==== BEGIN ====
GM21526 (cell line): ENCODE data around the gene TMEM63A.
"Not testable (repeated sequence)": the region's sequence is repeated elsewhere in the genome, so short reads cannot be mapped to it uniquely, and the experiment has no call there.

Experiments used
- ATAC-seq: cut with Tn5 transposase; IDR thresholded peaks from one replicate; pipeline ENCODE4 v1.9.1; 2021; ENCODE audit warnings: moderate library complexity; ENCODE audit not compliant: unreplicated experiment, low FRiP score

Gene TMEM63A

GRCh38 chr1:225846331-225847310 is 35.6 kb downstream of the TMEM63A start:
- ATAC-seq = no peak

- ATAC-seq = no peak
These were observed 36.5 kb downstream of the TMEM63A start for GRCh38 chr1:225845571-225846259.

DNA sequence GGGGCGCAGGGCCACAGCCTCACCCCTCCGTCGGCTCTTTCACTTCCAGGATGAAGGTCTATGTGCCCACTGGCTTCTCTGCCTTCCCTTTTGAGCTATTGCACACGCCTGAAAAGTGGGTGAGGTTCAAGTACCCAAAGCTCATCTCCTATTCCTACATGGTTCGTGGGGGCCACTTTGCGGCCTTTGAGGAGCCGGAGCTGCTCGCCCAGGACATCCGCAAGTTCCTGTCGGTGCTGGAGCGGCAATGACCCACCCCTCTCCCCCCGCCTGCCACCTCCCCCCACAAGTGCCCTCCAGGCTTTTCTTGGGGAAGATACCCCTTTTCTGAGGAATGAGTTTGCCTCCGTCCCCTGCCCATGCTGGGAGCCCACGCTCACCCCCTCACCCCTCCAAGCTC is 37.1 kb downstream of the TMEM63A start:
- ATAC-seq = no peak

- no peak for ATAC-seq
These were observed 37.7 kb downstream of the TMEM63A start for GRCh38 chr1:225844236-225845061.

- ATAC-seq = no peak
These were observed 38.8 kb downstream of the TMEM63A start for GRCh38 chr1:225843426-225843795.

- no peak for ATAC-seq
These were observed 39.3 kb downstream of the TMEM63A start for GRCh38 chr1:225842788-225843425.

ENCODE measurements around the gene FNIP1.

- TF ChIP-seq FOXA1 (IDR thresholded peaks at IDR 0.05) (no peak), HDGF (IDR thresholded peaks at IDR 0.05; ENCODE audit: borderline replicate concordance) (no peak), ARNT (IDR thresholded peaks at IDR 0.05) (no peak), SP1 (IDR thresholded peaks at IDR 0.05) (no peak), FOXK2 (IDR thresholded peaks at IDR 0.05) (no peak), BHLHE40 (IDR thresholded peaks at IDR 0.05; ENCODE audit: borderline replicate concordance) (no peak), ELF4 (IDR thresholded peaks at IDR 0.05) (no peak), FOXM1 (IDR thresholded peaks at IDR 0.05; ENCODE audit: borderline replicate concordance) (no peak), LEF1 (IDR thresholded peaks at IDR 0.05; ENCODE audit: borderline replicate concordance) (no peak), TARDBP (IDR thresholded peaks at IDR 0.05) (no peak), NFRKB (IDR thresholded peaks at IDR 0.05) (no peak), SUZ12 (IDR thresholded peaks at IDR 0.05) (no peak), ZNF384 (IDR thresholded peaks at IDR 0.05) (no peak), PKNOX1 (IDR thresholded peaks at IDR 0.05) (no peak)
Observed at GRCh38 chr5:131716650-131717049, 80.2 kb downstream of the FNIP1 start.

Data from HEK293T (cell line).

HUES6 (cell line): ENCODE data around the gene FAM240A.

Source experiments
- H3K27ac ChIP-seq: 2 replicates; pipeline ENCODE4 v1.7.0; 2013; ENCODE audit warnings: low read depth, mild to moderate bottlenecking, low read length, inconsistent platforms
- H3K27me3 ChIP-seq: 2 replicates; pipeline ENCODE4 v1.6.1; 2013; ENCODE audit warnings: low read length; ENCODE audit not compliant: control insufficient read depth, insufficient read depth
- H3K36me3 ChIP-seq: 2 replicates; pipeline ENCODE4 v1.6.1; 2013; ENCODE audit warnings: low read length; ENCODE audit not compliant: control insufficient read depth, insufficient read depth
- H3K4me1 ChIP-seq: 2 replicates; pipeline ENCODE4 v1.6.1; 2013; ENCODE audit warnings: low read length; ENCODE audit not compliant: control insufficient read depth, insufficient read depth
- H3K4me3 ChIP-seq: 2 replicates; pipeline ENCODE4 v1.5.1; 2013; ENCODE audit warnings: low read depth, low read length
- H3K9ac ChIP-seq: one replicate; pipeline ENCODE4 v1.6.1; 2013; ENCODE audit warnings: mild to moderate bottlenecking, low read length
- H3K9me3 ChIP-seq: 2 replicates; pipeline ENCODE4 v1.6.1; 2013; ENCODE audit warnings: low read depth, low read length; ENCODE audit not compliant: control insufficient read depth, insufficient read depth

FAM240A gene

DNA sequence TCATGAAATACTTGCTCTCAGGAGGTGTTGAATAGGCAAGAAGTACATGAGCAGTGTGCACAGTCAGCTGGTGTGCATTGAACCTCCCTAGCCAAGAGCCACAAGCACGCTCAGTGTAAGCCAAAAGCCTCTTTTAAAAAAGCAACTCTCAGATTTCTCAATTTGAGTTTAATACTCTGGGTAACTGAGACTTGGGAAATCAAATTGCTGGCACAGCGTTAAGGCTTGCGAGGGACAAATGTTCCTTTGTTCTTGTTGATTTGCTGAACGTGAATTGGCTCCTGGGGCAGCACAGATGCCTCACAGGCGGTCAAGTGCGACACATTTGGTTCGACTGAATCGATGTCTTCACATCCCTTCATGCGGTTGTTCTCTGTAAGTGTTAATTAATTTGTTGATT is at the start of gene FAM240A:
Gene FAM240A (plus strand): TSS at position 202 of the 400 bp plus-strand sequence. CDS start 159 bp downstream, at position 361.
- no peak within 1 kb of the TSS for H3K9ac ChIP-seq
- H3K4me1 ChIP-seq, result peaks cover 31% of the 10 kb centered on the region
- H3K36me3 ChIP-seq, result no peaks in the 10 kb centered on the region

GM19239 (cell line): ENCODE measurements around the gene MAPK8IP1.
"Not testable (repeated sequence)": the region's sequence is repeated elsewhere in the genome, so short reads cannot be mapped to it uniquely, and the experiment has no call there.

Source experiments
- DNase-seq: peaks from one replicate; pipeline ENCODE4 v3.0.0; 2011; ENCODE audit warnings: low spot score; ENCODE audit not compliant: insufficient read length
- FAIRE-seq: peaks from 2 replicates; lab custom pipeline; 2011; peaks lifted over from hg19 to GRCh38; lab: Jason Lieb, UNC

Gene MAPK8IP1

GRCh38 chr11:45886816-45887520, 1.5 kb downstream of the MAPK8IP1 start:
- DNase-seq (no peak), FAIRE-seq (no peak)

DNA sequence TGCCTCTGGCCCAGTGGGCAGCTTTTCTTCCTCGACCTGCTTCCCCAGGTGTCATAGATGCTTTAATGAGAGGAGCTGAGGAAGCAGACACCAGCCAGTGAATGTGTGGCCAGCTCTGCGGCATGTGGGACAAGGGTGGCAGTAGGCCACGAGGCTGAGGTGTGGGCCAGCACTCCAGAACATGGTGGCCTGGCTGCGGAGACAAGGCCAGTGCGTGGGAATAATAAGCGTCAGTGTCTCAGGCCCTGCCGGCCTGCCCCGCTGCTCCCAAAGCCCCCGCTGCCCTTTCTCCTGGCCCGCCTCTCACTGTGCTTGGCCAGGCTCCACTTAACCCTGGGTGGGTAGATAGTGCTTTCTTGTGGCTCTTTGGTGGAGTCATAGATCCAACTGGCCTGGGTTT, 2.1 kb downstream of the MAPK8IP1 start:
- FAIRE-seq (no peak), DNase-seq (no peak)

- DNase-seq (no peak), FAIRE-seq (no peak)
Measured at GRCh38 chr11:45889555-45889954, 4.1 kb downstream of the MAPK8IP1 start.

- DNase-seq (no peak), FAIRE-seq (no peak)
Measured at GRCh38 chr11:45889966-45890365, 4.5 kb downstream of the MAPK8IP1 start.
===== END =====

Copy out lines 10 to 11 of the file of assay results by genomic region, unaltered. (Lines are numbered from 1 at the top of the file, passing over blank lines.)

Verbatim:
DNA sequence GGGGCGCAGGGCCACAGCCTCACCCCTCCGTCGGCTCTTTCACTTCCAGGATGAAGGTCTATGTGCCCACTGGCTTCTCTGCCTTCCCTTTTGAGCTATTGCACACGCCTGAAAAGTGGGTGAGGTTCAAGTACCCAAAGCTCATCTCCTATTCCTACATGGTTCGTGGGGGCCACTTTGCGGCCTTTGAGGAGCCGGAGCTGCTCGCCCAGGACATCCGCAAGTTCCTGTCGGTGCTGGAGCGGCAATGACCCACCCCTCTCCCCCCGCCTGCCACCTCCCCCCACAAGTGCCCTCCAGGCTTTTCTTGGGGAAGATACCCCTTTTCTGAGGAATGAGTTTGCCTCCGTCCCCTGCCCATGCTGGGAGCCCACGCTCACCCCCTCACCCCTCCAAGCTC is 37.1 kb downstream of the TMEM63A start:
- ATAC-seq = no peak